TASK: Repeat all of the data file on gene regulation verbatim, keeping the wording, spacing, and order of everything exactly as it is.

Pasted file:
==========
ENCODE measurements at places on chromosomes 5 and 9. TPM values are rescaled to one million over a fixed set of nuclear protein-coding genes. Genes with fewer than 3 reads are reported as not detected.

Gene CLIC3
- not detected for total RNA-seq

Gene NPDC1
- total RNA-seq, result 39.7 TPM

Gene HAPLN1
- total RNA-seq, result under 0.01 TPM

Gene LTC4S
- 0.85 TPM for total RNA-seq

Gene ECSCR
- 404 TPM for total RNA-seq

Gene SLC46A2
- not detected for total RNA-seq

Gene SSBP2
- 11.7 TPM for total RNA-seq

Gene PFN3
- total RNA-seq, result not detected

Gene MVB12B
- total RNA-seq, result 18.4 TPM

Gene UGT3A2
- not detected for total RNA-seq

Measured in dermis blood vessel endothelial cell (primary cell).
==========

ENCODE measurements at places on chromosomes 5 and 9. TPM values are rescaled to one million over a fixed set of nuclear protein-coding genes. Genes with fewer than 3 reads are reported as not detected.

Gene CLIC3
- not detected for total RNA-seq

Gene NPDC1
- total RNA-seq, result 39.7 TPM

Gene HAPLN1
- total RNA-seq, result under 0.01 TPM

Gene LTC4S
- 0.85 TPM for total RNA-seq

Gene ECSCR
- 404 TPM for total RNA-seq

Gene SLC46A2
- not detected for total RNA-seq

Gene SSBP2
- 11.7 TPM for total RNA-seq

Gene PFN3
- total RNA-seq, result not detected

Gene MVB12B
- total RNA-seq, result 18.4 TPM

Gene UGT3A2
- not detected for total RNA-seq

Measured in dermis blood vessel endothelial cell (primary cell).